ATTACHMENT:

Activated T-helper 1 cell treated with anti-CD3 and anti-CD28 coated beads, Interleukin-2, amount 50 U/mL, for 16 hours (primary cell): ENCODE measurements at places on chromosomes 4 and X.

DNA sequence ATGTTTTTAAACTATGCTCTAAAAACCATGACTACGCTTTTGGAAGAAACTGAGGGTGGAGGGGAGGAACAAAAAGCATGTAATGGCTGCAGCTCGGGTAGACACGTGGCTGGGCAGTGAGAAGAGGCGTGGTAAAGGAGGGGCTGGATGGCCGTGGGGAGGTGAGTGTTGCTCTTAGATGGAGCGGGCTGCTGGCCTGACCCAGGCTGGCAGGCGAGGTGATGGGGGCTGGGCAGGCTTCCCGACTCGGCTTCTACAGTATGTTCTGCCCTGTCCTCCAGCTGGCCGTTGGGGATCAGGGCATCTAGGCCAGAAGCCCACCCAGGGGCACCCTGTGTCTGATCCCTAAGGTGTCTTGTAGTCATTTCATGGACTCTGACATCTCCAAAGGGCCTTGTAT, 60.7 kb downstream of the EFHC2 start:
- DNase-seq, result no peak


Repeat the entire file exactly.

Activated T-helper 1 cell treated with anti-CD3 and anti-CD28 coated beads, Interleukin-2, amount 50 U/mL, for 16 hours (primary cell): ENCODE measurements at places on chromosomes 4 and X.

DNA sequence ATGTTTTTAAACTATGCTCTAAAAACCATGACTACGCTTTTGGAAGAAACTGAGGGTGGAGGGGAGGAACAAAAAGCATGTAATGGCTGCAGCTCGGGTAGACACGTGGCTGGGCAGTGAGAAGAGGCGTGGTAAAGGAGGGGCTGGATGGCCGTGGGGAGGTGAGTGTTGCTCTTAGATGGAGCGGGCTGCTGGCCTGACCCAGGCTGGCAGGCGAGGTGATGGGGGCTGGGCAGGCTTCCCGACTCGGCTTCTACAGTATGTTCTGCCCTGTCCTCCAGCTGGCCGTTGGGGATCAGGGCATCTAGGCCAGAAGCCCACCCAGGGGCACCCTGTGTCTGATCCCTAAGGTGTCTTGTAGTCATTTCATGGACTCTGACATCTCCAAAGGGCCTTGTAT, 60.7 kb downstream of the EFHC2 start:
- DNase-seq, result no peak